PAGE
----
As an undergraduate at BYU, Carr C. Krueger, ’85, remembers walking with a friend and noticing then-BYU president Jeffrey R. Holland, ’65, leave the administration building and head toward the Marriott Center for a Tuesday-morning devotional.
Initially President Holland was no more than 10 feet from Krueger and his friend, but as he headed north, the distance between them began to increase. “He was clearly more anxious to get to the devotional on time than we were,” Krueger explains.
In what Krueger ascribes as his “youthful irreverence” and with thoughts of being clever, he muttered loudly to his friend, “You’d think he’d at least slow down to say hello to a couple of his students.”
It was then he learned a lesson that has remained with him the rest of his life. Without a pause in his step, President Holland simply stated in a voice loud enough for Krueger to hear, “I have much to do, but if you will step up with me, we’ll walk together.”
Krueger has spent nearly 25 years considering and learning from this brief conversation. He realized that when a leader speaks, even seemingly insignificant dialogue can have a lasting influence. He says he has come to understand the nature of forgiveness. “While the natural man might have started the response with, ‘Listen, you little twerp,’ the president chose instead to say something to uplift,” Krueger says.
In that moment, President Holland also taught him about good works and invited him to participate.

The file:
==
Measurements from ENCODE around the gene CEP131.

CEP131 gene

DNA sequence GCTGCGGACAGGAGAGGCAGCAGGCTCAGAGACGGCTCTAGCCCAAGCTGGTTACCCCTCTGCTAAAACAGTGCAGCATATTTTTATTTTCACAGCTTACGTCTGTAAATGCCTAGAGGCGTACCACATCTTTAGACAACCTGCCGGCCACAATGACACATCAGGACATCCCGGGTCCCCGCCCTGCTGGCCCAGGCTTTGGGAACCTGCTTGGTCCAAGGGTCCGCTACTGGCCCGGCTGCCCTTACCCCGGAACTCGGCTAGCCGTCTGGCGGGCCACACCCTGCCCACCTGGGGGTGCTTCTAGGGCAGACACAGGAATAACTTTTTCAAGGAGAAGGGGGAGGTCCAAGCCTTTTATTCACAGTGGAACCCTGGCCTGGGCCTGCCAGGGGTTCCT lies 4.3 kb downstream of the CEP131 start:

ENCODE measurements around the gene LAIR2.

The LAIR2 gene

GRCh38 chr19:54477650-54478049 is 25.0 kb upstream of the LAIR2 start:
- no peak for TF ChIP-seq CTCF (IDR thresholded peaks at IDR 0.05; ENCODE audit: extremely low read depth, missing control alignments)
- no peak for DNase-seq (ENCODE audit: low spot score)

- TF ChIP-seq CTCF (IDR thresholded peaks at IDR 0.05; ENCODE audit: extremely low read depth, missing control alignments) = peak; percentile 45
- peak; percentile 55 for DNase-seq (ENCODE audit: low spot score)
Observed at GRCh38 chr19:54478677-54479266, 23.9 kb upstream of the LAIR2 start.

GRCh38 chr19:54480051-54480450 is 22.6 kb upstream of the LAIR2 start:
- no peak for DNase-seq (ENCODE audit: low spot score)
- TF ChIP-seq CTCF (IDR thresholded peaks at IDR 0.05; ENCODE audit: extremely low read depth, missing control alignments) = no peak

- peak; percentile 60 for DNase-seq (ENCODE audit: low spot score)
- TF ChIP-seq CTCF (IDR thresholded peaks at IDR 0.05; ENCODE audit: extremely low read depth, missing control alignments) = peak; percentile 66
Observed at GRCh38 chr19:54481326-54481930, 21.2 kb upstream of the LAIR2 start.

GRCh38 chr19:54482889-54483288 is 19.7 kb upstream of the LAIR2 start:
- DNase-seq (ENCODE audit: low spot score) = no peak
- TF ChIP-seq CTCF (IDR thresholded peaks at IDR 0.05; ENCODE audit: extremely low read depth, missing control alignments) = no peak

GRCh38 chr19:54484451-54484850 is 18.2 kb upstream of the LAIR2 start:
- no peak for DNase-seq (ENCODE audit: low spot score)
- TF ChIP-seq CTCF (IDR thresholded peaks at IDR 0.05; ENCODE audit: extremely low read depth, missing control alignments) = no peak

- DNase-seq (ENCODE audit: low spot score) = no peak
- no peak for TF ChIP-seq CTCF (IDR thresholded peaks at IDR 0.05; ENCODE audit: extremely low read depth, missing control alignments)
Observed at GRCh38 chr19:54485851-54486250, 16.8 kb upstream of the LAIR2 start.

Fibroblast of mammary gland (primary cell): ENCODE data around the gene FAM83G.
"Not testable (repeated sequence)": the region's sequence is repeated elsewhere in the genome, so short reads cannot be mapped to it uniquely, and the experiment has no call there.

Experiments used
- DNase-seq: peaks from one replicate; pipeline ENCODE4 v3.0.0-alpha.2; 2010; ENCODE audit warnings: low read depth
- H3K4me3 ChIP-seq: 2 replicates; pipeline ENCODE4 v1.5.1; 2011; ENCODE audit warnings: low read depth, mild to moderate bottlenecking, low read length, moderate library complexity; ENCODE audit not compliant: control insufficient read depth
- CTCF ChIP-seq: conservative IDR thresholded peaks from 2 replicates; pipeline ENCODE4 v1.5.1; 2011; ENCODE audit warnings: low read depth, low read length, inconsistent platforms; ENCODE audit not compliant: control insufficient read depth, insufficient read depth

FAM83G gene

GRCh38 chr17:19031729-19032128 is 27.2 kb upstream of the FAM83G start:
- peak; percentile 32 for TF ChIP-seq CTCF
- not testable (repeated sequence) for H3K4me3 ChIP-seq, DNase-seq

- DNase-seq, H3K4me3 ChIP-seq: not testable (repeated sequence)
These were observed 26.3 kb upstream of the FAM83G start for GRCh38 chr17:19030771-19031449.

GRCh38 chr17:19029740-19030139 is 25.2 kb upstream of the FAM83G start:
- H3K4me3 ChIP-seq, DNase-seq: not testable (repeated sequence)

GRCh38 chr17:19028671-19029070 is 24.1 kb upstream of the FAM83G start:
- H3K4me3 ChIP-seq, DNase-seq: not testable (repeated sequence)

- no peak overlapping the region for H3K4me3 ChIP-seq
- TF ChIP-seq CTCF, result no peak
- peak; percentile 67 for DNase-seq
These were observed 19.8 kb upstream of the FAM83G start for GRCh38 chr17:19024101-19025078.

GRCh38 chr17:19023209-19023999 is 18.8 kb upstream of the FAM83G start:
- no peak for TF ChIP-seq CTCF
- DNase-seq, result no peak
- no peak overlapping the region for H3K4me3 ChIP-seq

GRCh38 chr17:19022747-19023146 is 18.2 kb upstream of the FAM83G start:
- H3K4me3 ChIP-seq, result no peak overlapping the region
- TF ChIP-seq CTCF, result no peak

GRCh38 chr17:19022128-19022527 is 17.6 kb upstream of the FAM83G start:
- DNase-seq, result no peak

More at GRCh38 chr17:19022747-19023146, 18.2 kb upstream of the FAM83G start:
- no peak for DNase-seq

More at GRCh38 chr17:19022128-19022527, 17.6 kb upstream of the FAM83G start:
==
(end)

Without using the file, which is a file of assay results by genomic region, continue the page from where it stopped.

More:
“While reaching out to me, he wasn’t distracted from the bigger picture concerning what he was about and what he was called to do,” Krueger says. “He encouraged me to lengthen my own stride when he said, ‘Step up with me.’ And he didn’t tell me what to do, but led with example.”
The brief and embarrassing five-second exchange left Krueger with a desire to accelerate his service to BYU and the students it produces.
While at BYU, he was involved in student government, served as a representative on the Student Advisory Relations Council, and was selected to be the Student Alumni Association president.
The first thing Krueger did upon graduating was locate a BYU Alumni Association chapter near his home in Seattle and participate in the new student send-off committee for three years. He then became a board member and president of the Seattle BYU Management Society and later worked on the Marriott School alumni board before becoming its president. He accepted a position on the Alumni Association board in 1999.
His current assignment, which began in April, is a two-year position as president of the Alumni Association.
“I serve BYU because many of the defining experiences of my life were obtained there,” he says. A convert, Krueger says BYU solidified his testimony of the gospel of Jesus Christ and confirmed his desire to fill a mission. While a student he met his wife, learned the basics of his occupation, and learned to serve. “I’m just repaying a debt,” he says, which is what he encouraged 2004 graduates to do when he spoke to them at commencement in April.
As the new alumni board president, Krueger plans to be part of an ongoing effort to sustain and enhance the existing elements of the association while helping students grow and develop an uncommon loyalty to BYU. With others, he wants to help craft and define future domestic and international needs and advance integration efforts among the three BYU campuses. Underlying all of this is his passion for fund-raising.
“It is amazing what BYU has provided me,” Krueger says, “and I consider the greatest honor any alumnus can get is working on an alumni board and serving as its president. For an average Joe like me, the opportunity to serve and contribute in this fashion is an enormous privilege. Rather than repaying the debt, I feel I owe BYU more now than ever.”